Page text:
The rumour about AFL heavily investing in boosting its in-house editorial team is one that Matt Pinkney wished was true. However, the head of content at AFL Media and Broadcasting told Mediaweek it couldn’t be further from the truth.
“No. I would love that to be the case. We have an insatiable desire for new journalists, video producers and social media people. We would love to invest endlessly in broadening our content depth and reach, but I can assure you that there is no truth in the rumour,” Pinkney said.
AFL Media and Broadcasting had 36 people on its editorial team when it started in 2012. This number currently stands at 35.
Pinkney credits AFL with carving the path to a new form of sports journalism that is produced from within sporting bodies.
“We are the pioneers in a new form of journalism. It was very new a couple of years ago and it is becoming slightly more common,” Pinkney said.
Other sporting bodies who have followed in AFL’s footsteps by establishing an internal editorial team include NRL and Cricket Australia.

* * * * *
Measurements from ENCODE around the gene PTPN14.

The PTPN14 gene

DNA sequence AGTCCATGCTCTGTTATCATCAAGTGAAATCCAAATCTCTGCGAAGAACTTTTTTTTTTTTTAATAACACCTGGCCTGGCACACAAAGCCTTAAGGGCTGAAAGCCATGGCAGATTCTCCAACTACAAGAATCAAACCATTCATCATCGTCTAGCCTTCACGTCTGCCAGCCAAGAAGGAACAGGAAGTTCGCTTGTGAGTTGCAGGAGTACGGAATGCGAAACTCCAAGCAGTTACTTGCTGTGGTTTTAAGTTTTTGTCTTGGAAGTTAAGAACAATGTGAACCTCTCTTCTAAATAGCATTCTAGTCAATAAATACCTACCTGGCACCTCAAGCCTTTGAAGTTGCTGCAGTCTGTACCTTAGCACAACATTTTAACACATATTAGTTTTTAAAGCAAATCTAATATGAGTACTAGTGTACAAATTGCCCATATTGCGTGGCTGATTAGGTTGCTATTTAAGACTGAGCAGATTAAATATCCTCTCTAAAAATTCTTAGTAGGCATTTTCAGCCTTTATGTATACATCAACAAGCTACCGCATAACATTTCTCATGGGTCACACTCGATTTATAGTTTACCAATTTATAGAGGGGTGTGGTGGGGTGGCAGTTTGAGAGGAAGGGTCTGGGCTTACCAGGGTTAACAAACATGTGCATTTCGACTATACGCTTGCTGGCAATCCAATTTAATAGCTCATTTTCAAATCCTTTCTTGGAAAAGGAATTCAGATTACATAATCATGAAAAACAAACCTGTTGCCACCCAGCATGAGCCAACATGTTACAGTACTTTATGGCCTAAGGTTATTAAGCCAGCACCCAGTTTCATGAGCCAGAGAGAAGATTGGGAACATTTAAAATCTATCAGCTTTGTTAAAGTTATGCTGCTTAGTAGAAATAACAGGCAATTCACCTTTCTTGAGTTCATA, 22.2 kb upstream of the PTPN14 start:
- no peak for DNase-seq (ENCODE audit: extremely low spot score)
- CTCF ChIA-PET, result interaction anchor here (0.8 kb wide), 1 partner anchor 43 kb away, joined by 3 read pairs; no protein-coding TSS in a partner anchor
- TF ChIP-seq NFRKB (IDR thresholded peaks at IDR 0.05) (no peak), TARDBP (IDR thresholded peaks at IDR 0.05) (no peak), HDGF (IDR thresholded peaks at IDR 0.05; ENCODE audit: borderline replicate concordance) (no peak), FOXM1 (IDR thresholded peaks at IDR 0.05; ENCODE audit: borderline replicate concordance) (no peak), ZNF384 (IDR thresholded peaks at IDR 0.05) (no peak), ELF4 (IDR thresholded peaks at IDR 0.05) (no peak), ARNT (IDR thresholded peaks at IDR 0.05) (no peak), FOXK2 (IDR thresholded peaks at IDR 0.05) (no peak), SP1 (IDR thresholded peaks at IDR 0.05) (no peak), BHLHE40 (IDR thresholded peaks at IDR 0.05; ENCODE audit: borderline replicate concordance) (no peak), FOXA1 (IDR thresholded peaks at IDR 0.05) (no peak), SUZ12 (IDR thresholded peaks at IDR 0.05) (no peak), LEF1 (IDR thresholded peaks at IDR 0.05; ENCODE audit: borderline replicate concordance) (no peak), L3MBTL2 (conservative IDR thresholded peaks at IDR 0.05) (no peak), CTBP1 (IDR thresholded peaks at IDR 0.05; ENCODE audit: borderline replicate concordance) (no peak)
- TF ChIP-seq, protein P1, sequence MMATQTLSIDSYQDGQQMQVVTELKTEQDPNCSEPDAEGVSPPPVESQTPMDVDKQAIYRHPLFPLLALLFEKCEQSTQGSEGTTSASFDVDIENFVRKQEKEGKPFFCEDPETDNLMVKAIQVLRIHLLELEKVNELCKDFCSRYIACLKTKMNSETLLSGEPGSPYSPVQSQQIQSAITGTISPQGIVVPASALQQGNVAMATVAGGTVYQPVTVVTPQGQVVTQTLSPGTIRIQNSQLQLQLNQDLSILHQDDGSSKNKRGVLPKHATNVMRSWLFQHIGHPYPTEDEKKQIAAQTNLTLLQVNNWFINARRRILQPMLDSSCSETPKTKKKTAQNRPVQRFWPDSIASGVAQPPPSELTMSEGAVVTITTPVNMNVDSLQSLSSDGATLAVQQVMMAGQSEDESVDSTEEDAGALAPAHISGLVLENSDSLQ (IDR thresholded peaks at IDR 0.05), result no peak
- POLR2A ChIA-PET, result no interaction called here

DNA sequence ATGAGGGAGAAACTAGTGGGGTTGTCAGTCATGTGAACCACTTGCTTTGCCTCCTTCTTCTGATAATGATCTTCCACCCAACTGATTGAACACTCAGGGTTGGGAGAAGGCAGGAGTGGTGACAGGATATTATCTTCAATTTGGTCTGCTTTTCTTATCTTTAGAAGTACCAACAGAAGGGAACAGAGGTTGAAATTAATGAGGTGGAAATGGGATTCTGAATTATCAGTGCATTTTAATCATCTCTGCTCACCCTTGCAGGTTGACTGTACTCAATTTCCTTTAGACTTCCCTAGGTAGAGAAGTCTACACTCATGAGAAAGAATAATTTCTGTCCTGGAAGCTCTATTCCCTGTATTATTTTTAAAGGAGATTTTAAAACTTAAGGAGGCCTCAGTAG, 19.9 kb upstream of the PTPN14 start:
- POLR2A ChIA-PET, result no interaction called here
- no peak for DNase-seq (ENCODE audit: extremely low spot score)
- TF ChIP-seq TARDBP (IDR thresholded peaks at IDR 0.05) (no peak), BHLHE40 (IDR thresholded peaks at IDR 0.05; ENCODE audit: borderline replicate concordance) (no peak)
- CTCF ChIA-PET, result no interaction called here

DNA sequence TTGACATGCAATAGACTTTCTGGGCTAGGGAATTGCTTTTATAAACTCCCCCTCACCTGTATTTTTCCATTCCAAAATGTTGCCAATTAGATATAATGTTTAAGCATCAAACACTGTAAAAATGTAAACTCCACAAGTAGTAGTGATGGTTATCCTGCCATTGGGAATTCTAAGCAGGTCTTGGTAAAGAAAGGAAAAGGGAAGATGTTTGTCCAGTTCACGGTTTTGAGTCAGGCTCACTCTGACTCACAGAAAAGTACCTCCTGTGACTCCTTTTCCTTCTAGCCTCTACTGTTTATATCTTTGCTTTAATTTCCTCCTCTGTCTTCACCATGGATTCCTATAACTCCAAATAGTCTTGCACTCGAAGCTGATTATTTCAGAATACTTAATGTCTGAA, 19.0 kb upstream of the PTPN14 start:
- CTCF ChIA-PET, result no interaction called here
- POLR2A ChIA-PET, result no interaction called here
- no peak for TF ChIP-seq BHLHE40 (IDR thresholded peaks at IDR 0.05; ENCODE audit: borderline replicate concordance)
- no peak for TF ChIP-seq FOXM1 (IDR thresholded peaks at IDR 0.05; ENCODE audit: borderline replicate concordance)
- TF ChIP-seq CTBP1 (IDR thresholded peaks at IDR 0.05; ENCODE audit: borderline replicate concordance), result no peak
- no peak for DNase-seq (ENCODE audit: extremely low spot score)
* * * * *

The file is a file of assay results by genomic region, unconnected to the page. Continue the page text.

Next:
However, not all sports journalists are fans of this development. One of them is The Age’s Caroline Wilson, who spoke with Mediaweek last month. Wilson questioned the editorial independence of AFL Media and Broadcasting. She said: “I don’t care what you say, there are going to be times when your independence is challenged.”
Pinkney commented on this: “Every single media organisation in Australia and the world is subject to its own particular dynamics. We are the same as those organisations. We have particular dynamics, which will affect that tone of our content.
“The accusation that we have ignored certain stories might be made, but I can honestly say that our editorial approach is to judge something by its news value. If it’s worth writing from a news point of view, we will write it.
“If you look closely enough at the Herald Sun, The Age or the ABC, you can see biases and influences in those media organisations as well, just as if you look really closely at us, you might see the same thing.